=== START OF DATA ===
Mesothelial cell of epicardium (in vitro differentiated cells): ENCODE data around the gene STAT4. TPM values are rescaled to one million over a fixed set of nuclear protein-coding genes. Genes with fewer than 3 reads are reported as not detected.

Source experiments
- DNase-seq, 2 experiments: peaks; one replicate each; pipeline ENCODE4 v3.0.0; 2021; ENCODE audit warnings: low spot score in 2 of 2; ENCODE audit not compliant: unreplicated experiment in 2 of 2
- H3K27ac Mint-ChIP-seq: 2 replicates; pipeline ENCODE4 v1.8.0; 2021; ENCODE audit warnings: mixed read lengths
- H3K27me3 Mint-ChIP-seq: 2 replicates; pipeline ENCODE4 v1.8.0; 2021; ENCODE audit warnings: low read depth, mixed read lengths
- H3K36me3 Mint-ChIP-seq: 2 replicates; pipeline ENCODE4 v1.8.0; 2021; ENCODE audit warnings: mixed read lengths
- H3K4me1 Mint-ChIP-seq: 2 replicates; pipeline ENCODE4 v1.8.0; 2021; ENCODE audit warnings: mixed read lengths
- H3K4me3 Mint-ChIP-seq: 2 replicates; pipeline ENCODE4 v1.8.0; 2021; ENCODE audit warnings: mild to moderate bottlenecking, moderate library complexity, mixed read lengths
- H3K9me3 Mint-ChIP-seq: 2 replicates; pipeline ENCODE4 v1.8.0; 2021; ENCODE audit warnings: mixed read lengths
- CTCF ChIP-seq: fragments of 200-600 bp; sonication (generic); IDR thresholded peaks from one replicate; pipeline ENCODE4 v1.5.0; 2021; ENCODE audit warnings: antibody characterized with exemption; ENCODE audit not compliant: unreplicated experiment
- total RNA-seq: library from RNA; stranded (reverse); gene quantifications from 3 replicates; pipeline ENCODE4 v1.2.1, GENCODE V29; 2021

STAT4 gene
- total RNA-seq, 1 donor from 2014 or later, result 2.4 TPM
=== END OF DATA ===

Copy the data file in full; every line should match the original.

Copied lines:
Mesothelial cell of epicardium (in vitro differentiated cells): ENCODE data around the gene STAT4. TPM values are rescaled to one million over a fixed set of nuclear protein-coding genes. Genes with fewer than 3 reads are reported as not detected.

Source experiments
- DNase-seq, 2 experiments: peaks; one replicate each; pipeline ENCODE4 v3.0.0; 2021; ENCODE audit warnings: low spot score in 2 of 2; ENCODE audit not compliant: unreplicated experiment in 2 of 2
- H3K27ac Mint-ChIP-seq: 2 replicates; pipeline ENCODE4 v1.8.0; 2021; ENCODE audit warnings: mixed read lengths
- H3K27me3 Mint-ChIP-seq: 2 replicates; pipeline ENCODE4 v1.8.0; 2021; ENCODE audit warnings: low read depth, mixed read lengths
- H3K36me3 Mint-ChIP-seq: 2 replicates; pipeline ENCODE4 v1.8.0; 2021; ENCODE audit warnings: mixed read lengths
- H3K4me1 Mint-ChIP-seq: 2 replicates; pipeline ENCODE4 v1.8.0; 2021; ENCODE audit warnings: mixed read lengths
- H3K4me3 Mint-ChIP-seq: 2 replicates; pipeline ENCODE4 v1.8.0; 2021; ENCODE audit warnings: mild to moderate bottlenecking, moderate library complexity, mixed read lengths
- H3K9me3 Mint-ChIP-seq: 2 replicates; pipeline ENCODE4 v1.8.0; 2021; ENCODE audit warnings: mixed read lengths
- CTCF ChIP-seq: fragments of 200-600 bp; sonication (generic); IDR thresholded peaks from one replicate; pipeline ENCODE4 v1.5.0; 2021; ENCODE audit warnings: antibody characterized with exemption; ENCODE audit not compliant: unreplicated experiment
- total RNA-seq: library from RNA; stranded (reverse); gene quantifications from 3 replicates; pipeline ENCODE4 v1.2.1, GENCODE V29; 2021

STAT4 gene
- total RNA-seq, 1 donor from 2014 or later, result 2.4 TPM